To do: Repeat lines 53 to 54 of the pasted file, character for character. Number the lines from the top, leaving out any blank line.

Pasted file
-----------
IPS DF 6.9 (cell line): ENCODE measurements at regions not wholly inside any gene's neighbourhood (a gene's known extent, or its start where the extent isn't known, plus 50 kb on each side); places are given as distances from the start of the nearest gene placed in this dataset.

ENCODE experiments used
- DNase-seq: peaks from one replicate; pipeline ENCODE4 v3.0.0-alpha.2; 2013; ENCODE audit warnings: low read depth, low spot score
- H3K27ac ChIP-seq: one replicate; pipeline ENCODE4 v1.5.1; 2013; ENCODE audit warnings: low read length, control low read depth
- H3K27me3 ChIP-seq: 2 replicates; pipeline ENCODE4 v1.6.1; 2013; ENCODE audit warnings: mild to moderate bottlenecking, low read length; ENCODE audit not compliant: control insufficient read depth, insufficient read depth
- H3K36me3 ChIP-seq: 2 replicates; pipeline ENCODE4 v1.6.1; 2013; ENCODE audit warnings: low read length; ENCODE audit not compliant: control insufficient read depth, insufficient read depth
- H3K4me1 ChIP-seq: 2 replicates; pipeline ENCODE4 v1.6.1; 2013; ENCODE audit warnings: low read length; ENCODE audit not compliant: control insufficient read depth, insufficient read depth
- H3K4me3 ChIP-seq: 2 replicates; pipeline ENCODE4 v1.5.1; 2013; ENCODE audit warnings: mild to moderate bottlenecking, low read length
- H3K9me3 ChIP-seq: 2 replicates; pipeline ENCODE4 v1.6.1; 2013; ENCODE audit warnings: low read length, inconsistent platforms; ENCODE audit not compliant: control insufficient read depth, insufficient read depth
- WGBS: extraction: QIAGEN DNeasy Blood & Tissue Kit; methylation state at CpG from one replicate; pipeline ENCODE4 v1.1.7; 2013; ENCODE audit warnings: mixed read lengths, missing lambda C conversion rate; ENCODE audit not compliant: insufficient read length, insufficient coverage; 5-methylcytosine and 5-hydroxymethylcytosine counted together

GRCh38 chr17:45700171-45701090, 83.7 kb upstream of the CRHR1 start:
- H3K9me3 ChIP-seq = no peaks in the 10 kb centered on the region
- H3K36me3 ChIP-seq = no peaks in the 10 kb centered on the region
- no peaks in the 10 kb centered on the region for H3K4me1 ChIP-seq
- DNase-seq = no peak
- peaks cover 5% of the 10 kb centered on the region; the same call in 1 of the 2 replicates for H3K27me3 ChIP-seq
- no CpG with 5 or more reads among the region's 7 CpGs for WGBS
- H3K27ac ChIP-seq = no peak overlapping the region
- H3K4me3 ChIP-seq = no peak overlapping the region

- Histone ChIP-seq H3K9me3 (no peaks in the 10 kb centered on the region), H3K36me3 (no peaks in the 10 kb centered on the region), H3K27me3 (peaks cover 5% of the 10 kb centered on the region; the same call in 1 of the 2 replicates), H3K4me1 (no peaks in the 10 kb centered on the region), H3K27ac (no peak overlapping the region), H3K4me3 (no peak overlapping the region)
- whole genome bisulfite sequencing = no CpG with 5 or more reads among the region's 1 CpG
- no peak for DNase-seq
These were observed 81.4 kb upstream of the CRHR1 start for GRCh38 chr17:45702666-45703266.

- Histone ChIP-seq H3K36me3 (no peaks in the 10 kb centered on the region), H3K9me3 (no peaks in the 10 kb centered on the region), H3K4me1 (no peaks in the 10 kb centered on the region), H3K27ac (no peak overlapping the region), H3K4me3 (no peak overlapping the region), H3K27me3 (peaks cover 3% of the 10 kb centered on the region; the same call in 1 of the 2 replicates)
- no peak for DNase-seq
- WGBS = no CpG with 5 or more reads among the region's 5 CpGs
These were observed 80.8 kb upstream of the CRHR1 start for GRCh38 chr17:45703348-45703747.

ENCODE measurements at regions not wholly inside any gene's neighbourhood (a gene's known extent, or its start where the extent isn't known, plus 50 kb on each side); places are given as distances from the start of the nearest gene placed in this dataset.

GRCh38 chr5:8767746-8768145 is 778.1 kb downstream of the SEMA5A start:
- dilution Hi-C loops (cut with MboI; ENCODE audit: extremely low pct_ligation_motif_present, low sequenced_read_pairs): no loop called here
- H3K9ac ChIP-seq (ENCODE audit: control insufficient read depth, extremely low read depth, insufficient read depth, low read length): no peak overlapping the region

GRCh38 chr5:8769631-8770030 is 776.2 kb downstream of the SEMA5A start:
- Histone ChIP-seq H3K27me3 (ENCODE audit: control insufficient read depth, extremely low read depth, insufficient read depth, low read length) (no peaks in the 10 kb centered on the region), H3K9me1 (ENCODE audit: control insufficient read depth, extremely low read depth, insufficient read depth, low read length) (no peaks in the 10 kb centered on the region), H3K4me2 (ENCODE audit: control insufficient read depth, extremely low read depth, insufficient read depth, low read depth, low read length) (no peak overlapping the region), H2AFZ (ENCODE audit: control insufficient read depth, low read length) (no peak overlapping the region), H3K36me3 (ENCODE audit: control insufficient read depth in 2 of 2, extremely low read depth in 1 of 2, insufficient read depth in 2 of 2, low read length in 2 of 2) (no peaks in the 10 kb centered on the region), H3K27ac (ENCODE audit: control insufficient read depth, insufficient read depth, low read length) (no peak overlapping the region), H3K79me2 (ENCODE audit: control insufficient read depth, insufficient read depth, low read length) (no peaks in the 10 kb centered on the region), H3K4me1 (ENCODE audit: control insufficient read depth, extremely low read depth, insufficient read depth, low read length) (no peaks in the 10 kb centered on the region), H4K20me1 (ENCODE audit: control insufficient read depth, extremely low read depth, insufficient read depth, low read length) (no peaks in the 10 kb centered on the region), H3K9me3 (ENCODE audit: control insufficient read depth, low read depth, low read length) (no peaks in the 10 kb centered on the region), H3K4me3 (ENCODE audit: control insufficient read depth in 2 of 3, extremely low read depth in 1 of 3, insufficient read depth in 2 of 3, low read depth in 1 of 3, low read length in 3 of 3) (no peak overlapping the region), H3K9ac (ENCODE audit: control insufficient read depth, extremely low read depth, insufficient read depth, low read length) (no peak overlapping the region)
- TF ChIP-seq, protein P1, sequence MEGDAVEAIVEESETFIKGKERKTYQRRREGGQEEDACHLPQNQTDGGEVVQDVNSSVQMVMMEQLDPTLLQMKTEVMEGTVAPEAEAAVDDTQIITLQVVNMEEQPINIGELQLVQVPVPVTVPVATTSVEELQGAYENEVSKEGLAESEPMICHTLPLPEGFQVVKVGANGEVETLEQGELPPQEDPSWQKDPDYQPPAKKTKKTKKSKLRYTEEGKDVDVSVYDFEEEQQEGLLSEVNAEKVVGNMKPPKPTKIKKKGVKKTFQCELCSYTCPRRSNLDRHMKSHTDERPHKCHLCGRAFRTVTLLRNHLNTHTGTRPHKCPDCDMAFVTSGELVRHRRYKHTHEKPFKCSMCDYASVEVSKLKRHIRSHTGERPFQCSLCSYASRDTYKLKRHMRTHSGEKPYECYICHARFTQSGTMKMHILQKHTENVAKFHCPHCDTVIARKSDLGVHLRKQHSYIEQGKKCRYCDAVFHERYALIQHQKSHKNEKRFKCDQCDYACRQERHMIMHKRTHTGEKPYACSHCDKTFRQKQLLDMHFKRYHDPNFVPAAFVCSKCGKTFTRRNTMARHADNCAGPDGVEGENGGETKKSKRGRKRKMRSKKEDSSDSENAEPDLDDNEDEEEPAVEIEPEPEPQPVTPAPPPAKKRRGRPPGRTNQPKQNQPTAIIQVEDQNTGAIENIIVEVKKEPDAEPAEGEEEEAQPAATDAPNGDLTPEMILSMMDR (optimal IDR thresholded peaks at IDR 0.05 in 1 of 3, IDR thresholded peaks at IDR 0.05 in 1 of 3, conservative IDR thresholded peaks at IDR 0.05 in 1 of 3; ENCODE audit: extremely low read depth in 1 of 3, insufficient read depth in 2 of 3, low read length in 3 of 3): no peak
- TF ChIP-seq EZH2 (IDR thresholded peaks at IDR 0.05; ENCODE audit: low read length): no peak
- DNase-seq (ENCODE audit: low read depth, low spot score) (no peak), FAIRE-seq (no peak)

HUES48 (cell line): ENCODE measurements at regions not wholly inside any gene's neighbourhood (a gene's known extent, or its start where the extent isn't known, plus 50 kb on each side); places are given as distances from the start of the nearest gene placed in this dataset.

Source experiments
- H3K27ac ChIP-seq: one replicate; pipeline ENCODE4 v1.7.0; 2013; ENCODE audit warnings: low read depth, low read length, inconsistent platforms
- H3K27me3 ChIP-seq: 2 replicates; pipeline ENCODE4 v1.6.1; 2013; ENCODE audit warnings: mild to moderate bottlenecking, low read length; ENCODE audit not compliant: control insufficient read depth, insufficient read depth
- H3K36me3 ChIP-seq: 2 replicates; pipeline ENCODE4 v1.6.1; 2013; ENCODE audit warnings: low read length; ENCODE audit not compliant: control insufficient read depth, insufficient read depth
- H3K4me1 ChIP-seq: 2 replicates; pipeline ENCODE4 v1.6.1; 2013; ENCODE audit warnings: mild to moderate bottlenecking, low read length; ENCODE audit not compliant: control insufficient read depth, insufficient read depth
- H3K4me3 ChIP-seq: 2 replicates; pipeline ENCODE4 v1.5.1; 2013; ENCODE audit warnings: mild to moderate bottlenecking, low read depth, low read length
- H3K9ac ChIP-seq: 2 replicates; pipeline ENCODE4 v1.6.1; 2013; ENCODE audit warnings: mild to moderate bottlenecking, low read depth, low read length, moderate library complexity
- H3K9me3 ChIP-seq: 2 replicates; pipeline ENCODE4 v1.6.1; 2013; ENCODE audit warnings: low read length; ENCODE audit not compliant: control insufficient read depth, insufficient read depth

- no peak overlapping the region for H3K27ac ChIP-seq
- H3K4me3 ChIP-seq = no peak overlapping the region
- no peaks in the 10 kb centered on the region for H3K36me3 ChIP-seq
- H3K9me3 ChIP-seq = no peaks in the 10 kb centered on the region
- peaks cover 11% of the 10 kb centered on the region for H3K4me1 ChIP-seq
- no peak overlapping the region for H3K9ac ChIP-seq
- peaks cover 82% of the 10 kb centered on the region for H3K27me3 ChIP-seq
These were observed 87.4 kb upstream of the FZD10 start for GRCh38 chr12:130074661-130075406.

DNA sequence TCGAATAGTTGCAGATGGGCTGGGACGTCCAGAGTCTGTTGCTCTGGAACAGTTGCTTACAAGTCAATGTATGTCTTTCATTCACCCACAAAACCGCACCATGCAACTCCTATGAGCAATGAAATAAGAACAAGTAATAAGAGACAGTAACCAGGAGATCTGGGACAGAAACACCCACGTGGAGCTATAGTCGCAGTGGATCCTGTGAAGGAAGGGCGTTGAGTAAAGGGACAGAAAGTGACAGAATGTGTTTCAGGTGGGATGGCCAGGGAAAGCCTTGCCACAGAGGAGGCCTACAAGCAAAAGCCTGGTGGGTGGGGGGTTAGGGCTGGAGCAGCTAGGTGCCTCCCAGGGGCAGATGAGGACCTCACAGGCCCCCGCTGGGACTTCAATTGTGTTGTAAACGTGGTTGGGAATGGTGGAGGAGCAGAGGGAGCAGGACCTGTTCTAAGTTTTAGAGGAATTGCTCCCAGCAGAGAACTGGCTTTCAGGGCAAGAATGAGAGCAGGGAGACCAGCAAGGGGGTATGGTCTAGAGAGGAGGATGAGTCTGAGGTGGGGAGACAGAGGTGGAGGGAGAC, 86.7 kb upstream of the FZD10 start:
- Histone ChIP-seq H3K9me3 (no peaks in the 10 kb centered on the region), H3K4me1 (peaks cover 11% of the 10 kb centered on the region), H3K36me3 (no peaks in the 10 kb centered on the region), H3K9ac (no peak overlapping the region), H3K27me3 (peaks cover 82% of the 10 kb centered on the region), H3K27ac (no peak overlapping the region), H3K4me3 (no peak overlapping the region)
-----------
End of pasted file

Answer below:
These were observed 87.4 kb upstream of the FZD10 start for GRCh38 chr12:130074661-130075406.

DNA sequence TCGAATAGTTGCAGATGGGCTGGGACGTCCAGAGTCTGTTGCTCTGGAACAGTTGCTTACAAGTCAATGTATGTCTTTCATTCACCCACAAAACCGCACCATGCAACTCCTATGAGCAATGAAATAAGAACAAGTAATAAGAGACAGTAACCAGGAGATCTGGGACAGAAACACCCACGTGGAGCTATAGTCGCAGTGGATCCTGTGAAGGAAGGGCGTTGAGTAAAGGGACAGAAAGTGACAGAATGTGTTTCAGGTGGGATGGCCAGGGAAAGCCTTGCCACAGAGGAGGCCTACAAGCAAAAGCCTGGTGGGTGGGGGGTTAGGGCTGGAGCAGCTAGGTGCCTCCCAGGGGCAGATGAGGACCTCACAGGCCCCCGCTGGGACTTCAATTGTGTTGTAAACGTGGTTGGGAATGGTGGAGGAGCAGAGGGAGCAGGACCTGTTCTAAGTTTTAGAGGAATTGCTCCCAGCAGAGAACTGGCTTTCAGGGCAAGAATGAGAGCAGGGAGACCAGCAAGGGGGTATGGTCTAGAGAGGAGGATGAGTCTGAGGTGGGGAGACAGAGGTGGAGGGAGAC, 86.7 kb upstream of the FZD10 start: